By Marian D. Beadle
(Editor’s note: Marian Beadle edited this feature for 18 years and contributed a number of articles during that time, including this excerpt from one entitled “The Zinnia Festival” which was originally published in the late 1980s. Hopefully this will “fill in some of the blanks” from my previous article).
Life in the mid-thirties in Big Rapids was idyllic, at least to a young girl…….One of the highlights of those summers was the Zinnia Festival. The first one was to have been held in 1936, but record-breaking temperatures in the high 90s and 100-plus degrees scorched 12,000 of the 29,000 plants.
The zinnia was chosen as the city flower after a poll of citizens was conducted by members of the Big Rapids Garden Club. It was considered an ideal choice because of the hardiness of the pant, its long blooming period and its wide variety of colors.
The weather conditions that prevail in Big Rapids were considered extremely favorable, and the fact that they take just ordinary care made it the choice for Big Rapids to become “the Zinnia Capital of the Nation.” There were to be three days in mid-August of celebrations, beginning with a festival ball on Friday evening in the Armory, where the queen would be crowned and preside over the festivities.
Saturday was to have special events from morning until night. Sport, exhibits, tours and a pageant were to have been among the attractions. Sunday, the final day of the festival, was reserved for more musical programs.
The next year, 1937, the festival became a reality with 60,000 plants cultivated. A contest to write a zinnia song carried a prize of $5. The first Zinnia Queen was Betty Freeland, sponsored by the Wednesday Club, and chosen from nine candidates.
A large bed of flowers that occupied several full size city lots on State Street near the business district attracted widespread attention from visitors both years, and a triangular plot at Riverside Park was added.
In addition there were beds at the filtration plant, city hall, one on Bridge Street and one on Third Avenue. The Farmer’s Cooperative Creamery and Ward Lumber & Coal also participated.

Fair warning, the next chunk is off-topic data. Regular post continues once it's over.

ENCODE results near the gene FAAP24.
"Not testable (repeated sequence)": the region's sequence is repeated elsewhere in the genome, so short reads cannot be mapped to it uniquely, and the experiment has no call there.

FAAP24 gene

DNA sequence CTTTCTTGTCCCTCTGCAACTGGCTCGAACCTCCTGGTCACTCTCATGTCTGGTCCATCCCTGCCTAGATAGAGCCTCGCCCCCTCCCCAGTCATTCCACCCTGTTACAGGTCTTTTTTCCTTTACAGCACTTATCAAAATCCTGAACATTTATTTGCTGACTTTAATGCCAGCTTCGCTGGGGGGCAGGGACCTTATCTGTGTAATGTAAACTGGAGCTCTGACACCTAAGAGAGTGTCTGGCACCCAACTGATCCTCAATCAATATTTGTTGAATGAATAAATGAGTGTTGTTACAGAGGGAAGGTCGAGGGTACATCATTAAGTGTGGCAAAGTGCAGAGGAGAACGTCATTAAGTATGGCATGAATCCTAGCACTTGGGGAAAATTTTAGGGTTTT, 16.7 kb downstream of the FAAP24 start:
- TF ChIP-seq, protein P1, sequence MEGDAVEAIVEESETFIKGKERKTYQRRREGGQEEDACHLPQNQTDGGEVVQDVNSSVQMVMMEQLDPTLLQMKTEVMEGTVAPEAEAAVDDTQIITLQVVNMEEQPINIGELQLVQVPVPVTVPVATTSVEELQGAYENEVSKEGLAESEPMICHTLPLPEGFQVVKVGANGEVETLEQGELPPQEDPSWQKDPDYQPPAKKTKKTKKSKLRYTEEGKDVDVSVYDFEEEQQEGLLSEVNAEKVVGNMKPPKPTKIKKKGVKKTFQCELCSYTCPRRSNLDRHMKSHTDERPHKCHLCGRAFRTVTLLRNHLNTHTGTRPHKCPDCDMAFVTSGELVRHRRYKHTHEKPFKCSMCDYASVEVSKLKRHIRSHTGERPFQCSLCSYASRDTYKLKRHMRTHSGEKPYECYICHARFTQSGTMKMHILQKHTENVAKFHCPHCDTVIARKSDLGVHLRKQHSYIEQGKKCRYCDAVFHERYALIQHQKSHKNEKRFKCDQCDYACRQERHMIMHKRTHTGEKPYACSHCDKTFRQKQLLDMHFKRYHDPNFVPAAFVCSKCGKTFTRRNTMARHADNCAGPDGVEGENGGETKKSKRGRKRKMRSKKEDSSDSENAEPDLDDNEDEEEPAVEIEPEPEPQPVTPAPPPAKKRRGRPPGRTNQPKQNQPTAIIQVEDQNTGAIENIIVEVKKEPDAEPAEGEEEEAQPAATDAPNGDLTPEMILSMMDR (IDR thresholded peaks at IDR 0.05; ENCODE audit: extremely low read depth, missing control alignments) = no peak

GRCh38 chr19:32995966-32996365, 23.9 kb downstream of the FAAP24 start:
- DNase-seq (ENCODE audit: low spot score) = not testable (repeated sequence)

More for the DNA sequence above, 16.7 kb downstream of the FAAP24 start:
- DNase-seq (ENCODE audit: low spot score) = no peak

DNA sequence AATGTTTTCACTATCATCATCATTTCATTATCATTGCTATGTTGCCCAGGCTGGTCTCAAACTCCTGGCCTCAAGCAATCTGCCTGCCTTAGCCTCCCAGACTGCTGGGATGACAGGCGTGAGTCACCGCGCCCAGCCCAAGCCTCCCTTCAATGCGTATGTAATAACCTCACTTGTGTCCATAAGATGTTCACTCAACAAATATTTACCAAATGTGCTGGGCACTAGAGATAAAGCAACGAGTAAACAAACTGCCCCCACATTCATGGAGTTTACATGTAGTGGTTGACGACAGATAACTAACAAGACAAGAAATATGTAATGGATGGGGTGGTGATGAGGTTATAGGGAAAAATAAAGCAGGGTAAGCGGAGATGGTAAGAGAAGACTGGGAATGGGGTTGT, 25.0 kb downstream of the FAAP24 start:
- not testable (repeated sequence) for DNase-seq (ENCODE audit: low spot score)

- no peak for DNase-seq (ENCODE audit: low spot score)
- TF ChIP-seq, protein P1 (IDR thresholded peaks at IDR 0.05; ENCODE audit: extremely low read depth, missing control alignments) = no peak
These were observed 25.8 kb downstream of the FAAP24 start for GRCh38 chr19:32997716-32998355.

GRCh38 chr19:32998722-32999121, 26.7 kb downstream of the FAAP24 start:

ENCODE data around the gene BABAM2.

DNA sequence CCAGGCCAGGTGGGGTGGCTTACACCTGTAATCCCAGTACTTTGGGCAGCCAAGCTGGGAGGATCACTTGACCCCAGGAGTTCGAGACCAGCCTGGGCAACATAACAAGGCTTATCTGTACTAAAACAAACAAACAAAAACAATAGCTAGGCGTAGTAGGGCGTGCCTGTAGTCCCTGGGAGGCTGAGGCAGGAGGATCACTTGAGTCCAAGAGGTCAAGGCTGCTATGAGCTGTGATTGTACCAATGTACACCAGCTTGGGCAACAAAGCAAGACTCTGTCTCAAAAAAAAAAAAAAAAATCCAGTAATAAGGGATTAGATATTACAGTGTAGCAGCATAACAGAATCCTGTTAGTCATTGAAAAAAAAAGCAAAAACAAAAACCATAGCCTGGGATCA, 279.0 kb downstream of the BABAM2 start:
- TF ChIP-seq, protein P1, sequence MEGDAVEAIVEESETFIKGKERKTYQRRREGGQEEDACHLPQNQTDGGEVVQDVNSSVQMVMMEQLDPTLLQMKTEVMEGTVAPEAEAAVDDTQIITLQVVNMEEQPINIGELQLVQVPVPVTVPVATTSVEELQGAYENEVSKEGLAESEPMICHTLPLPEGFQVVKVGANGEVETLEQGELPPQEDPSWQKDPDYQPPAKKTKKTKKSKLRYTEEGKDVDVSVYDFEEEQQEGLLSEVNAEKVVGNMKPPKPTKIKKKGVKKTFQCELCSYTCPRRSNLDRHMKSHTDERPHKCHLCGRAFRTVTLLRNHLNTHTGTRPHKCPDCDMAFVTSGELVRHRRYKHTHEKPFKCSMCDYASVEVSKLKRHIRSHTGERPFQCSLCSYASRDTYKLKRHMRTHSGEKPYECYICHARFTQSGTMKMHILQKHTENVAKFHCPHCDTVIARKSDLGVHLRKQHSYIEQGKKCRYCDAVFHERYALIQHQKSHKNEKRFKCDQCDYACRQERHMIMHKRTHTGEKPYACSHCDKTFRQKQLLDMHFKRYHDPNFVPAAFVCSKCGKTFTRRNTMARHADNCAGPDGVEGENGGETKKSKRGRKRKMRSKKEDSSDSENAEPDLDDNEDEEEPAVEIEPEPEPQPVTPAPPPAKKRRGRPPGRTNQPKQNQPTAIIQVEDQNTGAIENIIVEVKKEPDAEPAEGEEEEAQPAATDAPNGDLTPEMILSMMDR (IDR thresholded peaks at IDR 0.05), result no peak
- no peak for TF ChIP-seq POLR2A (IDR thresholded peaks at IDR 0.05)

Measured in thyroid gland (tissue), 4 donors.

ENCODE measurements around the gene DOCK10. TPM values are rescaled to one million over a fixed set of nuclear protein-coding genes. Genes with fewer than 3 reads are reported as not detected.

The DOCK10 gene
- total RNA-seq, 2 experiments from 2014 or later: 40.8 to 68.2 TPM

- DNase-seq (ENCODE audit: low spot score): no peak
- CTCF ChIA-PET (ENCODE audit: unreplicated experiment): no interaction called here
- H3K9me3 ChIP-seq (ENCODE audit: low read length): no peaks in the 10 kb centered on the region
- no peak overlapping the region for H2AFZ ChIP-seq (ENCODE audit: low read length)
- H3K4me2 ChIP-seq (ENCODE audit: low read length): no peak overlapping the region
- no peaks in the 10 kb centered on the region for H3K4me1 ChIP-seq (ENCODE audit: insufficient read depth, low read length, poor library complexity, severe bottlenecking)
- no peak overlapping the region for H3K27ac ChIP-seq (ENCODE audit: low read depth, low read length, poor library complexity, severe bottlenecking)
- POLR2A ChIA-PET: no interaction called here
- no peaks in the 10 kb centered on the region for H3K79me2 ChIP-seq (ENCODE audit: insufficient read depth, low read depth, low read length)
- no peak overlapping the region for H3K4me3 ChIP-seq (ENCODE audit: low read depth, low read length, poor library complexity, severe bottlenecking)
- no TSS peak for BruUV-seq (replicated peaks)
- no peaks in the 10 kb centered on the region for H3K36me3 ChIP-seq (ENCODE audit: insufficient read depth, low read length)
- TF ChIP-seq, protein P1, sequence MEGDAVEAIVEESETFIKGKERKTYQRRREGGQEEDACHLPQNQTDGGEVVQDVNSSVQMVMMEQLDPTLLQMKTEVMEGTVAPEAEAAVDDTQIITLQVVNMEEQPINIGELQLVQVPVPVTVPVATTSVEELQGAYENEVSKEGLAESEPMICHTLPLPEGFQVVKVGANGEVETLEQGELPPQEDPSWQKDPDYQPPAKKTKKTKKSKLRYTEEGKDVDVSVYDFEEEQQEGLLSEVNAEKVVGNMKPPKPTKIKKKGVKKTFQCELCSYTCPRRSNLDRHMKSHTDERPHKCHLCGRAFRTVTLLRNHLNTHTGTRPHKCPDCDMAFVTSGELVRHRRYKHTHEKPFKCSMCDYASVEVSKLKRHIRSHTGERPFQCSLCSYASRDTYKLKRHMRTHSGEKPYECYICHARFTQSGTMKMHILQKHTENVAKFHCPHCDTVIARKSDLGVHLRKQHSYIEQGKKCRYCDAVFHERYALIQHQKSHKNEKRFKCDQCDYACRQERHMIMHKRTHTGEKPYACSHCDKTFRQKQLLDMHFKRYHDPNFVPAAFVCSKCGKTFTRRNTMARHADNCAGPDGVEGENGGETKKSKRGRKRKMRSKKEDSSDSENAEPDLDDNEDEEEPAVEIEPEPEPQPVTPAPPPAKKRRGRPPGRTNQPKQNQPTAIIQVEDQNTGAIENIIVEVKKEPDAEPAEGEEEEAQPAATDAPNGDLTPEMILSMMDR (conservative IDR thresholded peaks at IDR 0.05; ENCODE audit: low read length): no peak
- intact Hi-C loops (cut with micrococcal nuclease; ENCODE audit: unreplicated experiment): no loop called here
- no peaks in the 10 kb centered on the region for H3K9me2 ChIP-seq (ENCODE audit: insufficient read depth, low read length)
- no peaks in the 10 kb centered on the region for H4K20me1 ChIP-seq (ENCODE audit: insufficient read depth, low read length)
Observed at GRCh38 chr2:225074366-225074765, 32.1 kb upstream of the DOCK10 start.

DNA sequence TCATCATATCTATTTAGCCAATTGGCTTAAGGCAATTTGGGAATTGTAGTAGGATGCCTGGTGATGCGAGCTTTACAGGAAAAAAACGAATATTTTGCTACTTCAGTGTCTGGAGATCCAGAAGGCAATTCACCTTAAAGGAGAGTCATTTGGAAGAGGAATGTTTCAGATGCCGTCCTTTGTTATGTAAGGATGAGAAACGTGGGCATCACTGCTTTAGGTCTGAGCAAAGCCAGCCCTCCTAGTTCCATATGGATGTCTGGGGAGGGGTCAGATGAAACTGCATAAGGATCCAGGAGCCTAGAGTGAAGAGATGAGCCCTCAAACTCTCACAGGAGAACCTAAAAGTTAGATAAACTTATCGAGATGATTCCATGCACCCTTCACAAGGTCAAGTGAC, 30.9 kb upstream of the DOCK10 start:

A calliope advertising the Zinnia Festival played in various nearby towns including Paris, Stanwood, Morley, Mecosta, Remus, Chippewa Lake and Barryton. A total of 11 floats made up the parade and A.P. Miller was the winner of the zinnia song contest. He put the words to the tune of “Michigan, My Michigan.”
In 1838 the second Zinnia Queen was Bonnie Yeo, who was chosen from eight candidates. She was crowned queen in a fitting ceremony held on the stage before a large audience at the fairgrounds. Bonnie was surrounded by her court and driven to the crowning platform on a large float banked with zinnias. She sat under a white arch, which was trimmed with zinnias in a variety of colors.
This year the spaces between the sidewalks and curbs along the full length of State Street were filled with zinnias, planted mostly by gas station owners, some of whom had saved seeds from the previous year’s prize blooms.
This writer can’t locate further information beyond 1938, and the Zinnia Festival vanished permanently during WWII and resurfaced in a small way beginning in 1987.
Larry Martin, retired librarian and historian at Ferris State University, was an enormous help in supplying dates and facts for this article, and this writer is most appreciative.